Theatre Review: Memphis The Musical



With today's Broadway dominated by revivals and adaptations, where do you have to go to see a show you haven't already seen on the silver screen? The answer, it appears, is Tennessee. Memphis: The Musical, the 2010 Tony Award winner concludes Fairwinds' 2012/2013 Orlando Broadway Across America season with a weeklong stand at the Bob Carr, is a rarity these days: a musical with a brand-new script and score not drawn from the CD or DVD shelf.

Huey Calhoon (Bryan Fenkart) is a destitute department store employee who dreams of being a DJ; Felicia (Felicia Boswell) sings the blues in a crappy juke joint. They could be a perfect couple, except for three things: he's white, she's black, and they're in the Deep South circa 1950. As they aid each other in their ascents from poverty to fame -- hers as a recording star, his by introducing "race music" to TV-watching white teens -- the couple is inexorably drawn together, despite his mother Gladys (Julie Johnson) and her brother Delray (Horace V. Rogers) leading the rest of the town in trying to tear them apart.

The beautifully brassy Boswell is by turns feisty and fragile as Felicia, and the supporting cast -- led by Johnson and Rogers, along with Rhett George and Will Mann as Huey's pals -- is uniformly strong. But, despite a solid singing voice, Fenkart's sidelong perma-grimace and Gomer Pyle dialect drove me to distraction. His cartoonish take might be inspired by Dewey Phillips (the real-life Memphis DJ whose life loosely inspired the show) but all I could see on stage was David Arquette imitating Popeye.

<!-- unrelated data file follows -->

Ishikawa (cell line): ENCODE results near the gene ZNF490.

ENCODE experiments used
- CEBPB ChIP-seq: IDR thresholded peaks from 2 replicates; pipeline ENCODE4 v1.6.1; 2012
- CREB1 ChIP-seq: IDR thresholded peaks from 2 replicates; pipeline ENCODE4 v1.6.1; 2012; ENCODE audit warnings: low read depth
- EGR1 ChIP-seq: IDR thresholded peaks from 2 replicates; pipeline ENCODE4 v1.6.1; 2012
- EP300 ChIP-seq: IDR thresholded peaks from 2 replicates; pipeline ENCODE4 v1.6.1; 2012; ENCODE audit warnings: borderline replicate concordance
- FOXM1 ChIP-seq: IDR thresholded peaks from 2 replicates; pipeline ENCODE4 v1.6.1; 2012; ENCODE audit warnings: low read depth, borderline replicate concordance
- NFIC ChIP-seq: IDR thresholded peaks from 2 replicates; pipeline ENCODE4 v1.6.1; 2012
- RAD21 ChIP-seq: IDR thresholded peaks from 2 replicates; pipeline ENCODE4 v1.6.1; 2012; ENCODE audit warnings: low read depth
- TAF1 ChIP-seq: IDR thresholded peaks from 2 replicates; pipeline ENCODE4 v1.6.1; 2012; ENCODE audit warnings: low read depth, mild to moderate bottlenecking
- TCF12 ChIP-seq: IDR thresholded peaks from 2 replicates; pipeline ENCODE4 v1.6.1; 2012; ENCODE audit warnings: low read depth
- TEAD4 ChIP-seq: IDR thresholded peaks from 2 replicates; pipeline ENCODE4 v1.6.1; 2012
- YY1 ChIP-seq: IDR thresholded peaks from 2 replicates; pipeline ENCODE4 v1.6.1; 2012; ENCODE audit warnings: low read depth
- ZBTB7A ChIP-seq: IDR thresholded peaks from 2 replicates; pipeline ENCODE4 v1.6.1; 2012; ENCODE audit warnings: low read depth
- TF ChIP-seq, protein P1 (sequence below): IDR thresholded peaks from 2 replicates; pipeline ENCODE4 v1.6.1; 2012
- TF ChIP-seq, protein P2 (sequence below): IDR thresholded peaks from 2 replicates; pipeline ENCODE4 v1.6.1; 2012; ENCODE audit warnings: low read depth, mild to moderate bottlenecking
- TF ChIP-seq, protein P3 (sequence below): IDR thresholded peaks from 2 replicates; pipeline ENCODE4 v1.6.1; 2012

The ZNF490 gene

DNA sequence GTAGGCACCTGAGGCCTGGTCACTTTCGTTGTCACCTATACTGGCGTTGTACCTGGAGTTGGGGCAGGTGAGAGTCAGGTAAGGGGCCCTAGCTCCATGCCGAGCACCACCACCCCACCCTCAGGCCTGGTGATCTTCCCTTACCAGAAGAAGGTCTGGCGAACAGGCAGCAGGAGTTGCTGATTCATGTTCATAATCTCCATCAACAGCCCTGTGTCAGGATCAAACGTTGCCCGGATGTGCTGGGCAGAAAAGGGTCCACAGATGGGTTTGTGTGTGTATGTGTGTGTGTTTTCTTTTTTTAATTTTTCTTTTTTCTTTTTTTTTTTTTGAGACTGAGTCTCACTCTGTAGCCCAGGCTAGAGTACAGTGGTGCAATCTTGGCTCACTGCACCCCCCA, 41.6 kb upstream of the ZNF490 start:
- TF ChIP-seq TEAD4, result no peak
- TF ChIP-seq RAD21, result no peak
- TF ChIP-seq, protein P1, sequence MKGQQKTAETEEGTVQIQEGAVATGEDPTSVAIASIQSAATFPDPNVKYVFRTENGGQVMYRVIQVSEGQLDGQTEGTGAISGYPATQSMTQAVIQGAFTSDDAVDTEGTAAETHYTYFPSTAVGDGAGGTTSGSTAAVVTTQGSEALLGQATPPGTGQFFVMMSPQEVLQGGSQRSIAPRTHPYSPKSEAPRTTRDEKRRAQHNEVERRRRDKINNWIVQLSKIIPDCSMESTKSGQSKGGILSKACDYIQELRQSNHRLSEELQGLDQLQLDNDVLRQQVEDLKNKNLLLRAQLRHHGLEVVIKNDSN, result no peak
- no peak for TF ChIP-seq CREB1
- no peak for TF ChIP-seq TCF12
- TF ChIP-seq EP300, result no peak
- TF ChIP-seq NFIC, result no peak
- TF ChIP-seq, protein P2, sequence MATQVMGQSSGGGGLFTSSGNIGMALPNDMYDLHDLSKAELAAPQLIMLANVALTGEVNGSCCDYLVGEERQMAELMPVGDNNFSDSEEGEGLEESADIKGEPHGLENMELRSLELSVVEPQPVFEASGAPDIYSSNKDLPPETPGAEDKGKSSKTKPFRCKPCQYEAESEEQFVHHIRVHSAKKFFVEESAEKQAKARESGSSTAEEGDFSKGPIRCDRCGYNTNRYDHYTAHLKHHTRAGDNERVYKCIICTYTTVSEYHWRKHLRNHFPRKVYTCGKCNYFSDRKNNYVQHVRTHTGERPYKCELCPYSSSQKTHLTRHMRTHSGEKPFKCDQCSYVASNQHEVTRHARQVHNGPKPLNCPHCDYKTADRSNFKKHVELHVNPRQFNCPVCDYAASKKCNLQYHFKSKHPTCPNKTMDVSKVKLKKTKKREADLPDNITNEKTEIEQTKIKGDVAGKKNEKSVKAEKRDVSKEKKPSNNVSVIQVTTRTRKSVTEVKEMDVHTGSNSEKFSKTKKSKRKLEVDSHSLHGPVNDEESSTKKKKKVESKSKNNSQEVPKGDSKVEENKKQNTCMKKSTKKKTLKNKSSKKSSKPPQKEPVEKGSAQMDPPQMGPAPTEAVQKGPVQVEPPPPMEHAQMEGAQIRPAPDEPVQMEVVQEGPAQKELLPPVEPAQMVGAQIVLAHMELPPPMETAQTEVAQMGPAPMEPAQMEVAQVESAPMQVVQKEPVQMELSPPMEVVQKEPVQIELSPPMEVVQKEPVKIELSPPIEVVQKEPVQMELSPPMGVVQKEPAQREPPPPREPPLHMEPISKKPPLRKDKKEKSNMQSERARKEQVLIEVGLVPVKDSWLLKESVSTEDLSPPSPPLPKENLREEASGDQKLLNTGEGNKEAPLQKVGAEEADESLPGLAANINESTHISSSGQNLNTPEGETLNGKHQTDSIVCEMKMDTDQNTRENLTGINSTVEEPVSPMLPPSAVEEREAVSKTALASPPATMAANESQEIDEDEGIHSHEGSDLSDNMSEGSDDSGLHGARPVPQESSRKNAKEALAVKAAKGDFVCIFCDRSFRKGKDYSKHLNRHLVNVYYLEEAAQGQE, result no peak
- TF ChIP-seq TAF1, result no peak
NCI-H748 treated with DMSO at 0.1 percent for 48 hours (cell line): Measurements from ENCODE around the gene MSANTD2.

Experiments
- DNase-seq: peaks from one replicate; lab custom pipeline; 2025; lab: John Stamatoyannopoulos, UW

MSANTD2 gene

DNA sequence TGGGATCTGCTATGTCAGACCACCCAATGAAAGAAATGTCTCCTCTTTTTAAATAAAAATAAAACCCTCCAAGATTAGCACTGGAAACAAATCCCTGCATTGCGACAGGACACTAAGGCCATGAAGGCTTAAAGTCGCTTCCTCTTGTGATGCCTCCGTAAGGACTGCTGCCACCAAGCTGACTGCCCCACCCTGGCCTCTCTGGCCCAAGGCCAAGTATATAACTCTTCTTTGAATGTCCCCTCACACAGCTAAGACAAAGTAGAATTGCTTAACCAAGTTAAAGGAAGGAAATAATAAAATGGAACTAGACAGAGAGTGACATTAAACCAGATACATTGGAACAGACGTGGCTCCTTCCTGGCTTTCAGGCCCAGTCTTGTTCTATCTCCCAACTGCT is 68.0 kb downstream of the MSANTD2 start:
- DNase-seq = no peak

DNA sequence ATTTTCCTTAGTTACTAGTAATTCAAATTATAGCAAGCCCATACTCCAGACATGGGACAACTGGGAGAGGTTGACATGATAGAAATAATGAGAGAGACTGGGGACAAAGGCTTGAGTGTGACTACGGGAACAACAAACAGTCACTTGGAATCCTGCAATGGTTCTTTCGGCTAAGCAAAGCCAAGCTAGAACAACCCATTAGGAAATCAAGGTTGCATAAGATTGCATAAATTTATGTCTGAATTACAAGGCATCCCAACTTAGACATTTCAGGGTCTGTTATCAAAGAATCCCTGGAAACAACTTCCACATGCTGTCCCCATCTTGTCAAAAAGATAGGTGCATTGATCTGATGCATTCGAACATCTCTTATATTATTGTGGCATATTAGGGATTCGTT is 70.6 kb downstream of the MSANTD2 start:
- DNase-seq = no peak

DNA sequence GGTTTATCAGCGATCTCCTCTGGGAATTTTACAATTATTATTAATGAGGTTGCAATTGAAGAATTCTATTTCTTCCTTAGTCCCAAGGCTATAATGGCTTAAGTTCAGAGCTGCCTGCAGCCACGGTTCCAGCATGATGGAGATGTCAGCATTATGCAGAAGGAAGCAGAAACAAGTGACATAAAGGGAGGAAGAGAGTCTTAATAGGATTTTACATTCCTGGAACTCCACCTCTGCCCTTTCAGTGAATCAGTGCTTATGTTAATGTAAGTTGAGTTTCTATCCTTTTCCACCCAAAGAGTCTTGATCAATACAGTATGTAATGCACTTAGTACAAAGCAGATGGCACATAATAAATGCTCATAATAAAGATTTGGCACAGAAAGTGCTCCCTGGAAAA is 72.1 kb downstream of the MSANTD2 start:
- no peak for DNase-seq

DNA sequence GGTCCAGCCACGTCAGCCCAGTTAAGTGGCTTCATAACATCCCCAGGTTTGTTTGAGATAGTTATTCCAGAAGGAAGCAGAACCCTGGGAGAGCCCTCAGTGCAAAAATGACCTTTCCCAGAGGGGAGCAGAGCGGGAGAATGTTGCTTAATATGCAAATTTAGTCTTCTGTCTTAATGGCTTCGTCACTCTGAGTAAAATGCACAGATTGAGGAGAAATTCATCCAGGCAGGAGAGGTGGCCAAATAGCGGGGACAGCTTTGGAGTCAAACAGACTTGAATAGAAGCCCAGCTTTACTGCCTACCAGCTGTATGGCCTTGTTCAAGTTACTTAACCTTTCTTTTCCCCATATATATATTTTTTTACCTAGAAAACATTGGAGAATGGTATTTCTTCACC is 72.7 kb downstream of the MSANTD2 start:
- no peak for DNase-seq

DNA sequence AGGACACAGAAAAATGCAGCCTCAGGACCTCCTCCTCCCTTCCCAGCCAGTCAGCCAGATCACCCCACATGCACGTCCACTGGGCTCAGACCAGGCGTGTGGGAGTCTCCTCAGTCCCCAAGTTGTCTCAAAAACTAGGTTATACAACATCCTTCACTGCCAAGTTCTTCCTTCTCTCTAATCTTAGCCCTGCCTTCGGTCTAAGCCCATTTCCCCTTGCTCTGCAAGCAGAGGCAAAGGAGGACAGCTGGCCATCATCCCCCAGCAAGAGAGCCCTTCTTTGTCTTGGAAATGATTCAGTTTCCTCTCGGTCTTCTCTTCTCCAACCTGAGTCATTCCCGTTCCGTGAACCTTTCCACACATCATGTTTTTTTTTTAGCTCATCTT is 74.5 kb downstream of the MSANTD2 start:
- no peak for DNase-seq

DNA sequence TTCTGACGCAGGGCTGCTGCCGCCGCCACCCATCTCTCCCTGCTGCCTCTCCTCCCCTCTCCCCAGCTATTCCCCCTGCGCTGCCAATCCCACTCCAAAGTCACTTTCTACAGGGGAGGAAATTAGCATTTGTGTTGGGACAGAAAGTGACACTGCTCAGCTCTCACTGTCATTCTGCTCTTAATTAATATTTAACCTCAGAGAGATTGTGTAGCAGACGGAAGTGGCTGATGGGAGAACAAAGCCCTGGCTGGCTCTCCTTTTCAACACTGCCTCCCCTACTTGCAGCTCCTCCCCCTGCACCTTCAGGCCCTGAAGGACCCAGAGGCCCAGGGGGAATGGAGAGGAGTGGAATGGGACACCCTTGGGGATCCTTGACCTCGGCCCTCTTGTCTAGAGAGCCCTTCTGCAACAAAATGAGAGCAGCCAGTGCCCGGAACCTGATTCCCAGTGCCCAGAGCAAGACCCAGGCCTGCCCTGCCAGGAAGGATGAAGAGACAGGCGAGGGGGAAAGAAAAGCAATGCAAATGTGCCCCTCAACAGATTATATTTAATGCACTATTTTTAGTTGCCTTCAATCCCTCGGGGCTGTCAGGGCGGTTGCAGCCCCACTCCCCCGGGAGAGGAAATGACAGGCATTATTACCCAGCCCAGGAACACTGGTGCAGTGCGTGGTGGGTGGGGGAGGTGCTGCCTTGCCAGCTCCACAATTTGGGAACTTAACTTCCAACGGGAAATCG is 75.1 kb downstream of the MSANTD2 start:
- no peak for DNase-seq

Memphis' plot seems at first like a conventional play on Romeo and Juliet, but writer Joe DiPietro's book takes some unanticipated bittersweet turns. His lyrics don't have quite the same depth (one song basically repeats "she's my sister" for six stanzas), and the score (by Bon Jovi keyboardist David Bryan) settles for paying tribute to the era's R&B and gospel classics without creating any choruses catchy enough to hum as you walk away. But the unmemorable music makes a perfectly competent accompaniment for Sergio Trujillo's explosive choreography, which cleverly quotes dance crazes of the day; the dancing, along with the fluidly cinematic scene transitions director Christoper Ashley creates with David Gallo's sliding set, are the real stars of the show.

Ultimately, Memphis isn't as warm or tuneful as Hairspray, which covers similar thematic territory, but it does acknowledge the dangers integration advocates faced during the dark days of anti-miscegenation laws with much more honesty. And while any multi-million-dollar musical is bound to trivialize complex issues like cultural exploitation, Memphis treats them with more seriousness than most. Memphis may not be a perfect show, but (caveats aside) it is a perfectly polished piece of high-energy entertainment with its heart in the right place.